Peng Sun and Marty Adams, As the semiconductor industry ramps up to 300-mm wafers and faces the evolving defect density requirements of the SIA roadmap, nonmetallic ionic contaminants on wafer surfaces have become an increasingly important concern. As the semiconductor industry ramps up to 300-mm wafers and faces the evolving defect density requirements of the SIA roadmap, nonmetallic ionic contaminants on wafer surfaces have become an increasingly important concern. Because such impurities can degrade wafer surfaces, particularly in the presence of adsorbed water, they have detrimental effects on device fabrication. Unfortunately, methods for measuring nonmetallic ions at the ultratrace levels found on wafer surfaces lag behind the industry's demands. Recent research in this area has focused on using ion chromatography (IC) and capillary electrophoresis (CE). Figure 1: Schematic of the wafer-extraction system. A common approach is to use high-purity deionized (DI) water to extract the wafer surface (or a specific surface location) and then analyze the extraction solution using IC or CE. Through years of experience in surface contamination analysis, the current authors have found that sample preparation and handling are among the most critical processes for the successful measurement of surface ionic contaminants. Airborne gas-phase species such as ammonium, hydrofluoric acid, hydrogen chloride, and sulfur and nitric oxides can cause significant contamination problems during the surface extraction process, especially when it is done in an open environment in which such chemicals are used. This airborne contamination problem has also been reported elsewhere. Performing extractions in a Class 1 cleanroom cannot totally eliminate the problem, since ULPA filters are not designed to remove airborne molecular species. When a traditional extraction box method is used, an operator has to open the box to collect the extraction solution, and airborne ionic species can contaminate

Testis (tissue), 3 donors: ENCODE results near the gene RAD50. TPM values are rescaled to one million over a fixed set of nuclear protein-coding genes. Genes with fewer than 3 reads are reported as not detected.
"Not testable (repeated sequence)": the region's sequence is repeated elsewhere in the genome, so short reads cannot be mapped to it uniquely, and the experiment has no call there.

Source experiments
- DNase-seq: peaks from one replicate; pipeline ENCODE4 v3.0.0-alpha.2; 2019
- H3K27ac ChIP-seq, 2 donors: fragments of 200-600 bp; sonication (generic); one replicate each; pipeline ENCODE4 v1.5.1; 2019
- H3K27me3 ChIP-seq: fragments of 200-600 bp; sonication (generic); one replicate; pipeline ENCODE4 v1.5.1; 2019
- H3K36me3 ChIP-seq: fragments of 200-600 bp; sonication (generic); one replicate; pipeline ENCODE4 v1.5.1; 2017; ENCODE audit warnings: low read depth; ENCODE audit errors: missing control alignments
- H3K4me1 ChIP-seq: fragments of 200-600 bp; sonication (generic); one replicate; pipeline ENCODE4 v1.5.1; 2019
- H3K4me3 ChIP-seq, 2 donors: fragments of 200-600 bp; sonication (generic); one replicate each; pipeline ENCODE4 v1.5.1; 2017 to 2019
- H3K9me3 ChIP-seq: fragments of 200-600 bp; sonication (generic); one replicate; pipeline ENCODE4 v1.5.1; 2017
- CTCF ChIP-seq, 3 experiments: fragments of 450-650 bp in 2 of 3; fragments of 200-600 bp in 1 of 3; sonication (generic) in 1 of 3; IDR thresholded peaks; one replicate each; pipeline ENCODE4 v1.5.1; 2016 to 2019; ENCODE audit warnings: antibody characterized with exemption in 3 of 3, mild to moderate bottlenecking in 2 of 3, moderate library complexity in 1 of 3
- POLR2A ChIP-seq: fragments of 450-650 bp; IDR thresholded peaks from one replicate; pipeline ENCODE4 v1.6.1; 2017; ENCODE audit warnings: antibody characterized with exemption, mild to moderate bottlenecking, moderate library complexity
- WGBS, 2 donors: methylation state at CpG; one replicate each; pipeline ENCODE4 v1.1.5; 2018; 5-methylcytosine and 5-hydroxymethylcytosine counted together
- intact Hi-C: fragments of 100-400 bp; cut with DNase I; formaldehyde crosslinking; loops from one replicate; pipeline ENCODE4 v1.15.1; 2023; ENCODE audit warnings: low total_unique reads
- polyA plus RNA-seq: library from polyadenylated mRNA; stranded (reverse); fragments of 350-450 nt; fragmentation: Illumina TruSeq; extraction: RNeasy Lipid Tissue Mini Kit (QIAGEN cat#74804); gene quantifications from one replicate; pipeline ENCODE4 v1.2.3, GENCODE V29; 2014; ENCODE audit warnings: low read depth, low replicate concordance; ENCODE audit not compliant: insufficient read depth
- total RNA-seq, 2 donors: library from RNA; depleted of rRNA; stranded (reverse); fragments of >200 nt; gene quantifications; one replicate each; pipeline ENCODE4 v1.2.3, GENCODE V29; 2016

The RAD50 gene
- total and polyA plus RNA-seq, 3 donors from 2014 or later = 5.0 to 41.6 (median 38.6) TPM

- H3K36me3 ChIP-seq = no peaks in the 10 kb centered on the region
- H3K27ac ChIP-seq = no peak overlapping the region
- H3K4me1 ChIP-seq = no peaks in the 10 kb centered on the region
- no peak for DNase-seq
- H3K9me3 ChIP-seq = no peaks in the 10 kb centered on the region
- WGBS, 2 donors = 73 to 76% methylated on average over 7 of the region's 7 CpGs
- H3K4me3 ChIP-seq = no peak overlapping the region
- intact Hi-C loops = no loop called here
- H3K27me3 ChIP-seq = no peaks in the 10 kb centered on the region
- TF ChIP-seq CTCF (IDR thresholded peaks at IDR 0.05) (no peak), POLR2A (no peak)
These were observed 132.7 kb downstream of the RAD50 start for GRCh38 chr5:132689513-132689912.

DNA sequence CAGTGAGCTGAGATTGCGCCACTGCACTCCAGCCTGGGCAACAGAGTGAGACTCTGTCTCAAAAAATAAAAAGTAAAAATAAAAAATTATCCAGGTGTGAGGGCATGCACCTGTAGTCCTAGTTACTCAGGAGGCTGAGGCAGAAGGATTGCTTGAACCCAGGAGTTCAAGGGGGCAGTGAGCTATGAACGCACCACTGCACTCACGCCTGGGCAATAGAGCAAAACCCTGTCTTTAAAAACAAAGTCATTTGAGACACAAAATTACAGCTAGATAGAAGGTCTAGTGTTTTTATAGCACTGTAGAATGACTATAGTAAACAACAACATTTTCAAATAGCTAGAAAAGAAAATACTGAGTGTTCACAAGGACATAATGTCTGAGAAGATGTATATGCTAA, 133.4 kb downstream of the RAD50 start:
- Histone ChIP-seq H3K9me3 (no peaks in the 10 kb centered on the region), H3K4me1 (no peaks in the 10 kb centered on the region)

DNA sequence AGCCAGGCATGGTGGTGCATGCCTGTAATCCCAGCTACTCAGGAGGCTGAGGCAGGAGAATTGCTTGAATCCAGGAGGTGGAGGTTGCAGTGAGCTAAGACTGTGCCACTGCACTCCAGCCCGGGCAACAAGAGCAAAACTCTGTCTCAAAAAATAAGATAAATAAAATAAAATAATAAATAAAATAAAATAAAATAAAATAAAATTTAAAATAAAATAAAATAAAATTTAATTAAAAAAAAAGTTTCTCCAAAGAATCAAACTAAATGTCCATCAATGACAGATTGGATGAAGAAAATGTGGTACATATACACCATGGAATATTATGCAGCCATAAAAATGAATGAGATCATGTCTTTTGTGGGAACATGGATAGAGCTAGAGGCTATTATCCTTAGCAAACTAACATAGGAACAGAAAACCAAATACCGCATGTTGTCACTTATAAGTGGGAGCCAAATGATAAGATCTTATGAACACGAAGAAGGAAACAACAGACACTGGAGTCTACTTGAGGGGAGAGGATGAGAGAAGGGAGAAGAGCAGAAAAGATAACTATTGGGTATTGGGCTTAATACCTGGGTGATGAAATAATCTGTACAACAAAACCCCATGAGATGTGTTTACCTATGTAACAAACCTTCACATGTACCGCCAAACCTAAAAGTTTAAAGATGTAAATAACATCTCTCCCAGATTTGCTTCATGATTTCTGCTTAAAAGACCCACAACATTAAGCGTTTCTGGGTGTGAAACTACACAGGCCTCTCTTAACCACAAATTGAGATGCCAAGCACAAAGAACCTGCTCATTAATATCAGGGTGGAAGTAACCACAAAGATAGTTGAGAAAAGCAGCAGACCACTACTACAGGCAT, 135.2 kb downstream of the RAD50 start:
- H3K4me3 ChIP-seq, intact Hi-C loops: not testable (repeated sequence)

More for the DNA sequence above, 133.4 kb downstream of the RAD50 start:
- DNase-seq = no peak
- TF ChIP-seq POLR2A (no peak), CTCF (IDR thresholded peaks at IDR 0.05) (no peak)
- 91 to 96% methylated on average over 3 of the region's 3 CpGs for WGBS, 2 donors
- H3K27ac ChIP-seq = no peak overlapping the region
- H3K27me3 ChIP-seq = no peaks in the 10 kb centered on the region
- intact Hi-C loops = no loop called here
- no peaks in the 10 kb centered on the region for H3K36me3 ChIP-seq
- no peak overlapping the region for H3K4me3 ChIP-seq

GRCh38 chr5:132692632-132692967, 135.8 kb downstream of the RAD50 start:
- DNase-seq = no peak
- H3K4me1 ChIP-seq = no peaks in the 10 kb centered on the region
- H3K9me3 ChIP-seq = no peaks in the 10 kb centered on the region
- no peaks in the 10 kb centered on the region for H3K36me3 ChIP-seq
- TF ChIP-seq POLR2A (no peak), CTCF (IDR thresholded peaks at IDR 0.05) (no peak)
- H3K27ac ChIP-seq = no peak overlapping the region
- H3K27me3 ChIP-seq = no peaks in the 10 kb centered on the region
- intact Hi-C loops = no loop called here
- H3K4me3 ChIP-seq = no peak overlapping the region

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Power amplifiers deliver a specific amount of AC power to a load. They are used in audio frequency and radio frequency applications.
RF Waveguide Amplifiers
RF waveguide amplifiers accept a varying input signal and produce an output signal that varies in the same way, but with a larger amplitude.
RF and Microwave Connectors
RF and microwave connectors are used to connect the ends of cables in systems that operate in the radio frequency (RF) or microwave spectrum. They include threaded or bayonet-style couplings that snap, screw, or push into place.
RF amplifiers are devices that accept a varying input signal and produce an output signal that varies in the same way, but with larger amplitude.
Operational amplifiers (op amps, op-amps) are general-purpose, closed-loop devices that are used to implement linear functions.
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Roderick K. Blocksome
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